In the six years since the first Fortune Change the World list was published, and particularly over the past 18 months, there have been increased calls for the world to reimagine capitalism and for companies to embrace stakeholder capitalism. As we look at this year’s list, we are thrilled to see so many companies of all sizes and from around the globe doing just that, to tackle some of the biggest challenges the world has faced—the climate crisis, growing inequality and wealth disparity, inequitable access to health care, and long-rooted systemic racism and bias.
But we can’t talk about changing capitalism without considering “power.” Defined in the Cambridge Dictionary as “the ability to control people or things”, power within a company is assumed to be the province of the CEO, the C-suite, possibly the board, or large blocks of shareholders. As such, the idea of power, who holds it and who does not is something that is ever-present but rarely named explicitly in our discussions of the role of business in society.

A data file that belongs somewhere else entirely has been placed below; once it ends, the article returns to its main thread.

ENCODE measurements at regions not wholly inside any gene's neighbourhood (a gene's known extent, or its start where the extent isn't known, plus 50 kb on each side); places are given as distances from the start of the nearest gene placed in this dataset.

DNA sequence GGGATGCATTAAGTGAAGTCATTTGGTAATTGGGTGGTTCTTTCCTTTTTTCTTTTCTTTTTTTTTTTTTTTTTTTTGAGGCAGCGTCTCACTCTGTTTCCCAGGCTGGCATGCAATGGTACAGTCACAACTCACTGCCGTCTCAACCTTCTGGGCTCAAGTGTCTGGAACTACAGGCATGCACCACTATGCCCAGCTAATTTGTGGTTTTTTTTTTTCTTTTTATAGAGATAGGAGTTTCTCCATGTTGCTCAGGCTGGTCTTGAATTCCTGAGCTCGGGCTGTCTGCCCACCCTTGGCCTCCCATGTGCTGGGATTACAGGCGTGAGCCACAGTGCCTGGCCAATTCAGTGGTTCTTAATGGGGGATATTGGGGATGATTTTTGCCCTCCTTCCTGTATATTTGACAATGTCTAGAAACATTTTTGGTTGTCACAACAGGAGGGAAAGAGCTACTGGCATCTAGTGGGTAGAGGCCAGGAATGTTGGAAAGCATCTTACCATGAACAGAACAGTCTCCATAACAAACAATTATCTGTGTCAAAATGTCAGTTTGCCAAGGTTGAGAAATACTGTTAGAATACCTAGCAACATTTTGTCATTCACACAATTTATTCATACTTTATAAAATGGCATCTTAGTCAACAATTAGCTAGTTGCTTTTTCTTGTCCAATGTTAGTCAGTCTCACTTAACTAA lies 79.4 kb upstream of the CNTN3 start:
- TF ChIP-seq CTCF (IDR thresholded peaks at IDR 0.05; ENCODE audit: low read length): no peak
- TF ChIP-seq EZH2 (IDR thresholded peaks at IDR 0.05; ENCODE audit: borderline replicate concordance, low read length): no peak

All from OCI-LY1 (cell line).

It is hard to say why people are so uncomfortable talking about power and power dynamics. In their recently published book, Power for All, Julie Battilana and Tiziana Casciaro posit that most people have deep-seated misconceptions about power and identify three fallacies that get in the way of grasping and exercising power: 1) the belief that power is a thing individuals possess, and that select people have special traits that enable them to acquire it; 2) the belief that power is positional; 3) the belief that power is dirty.
With the emergence of stakeholder capitalism, there is the opportunity to shift these misconceptions about how expressions of power manifest within the walls of a company and in the communities and society in which companies operate. While traditional capitalism positions power as a finite resource that rests in the hands of an elite few, we have observed that power can in fact be infinite and rest in the hands of many, including employees, customers, partners, and communities, in ways that are additive both to stakeholders and the strength of a company’s business.
We believe that reimagining power will unlock new opportunities for innovation, partnership, impact, and growth. With that in mind, we offer thoughts for leaders about how they can use power in their different spheres of influence.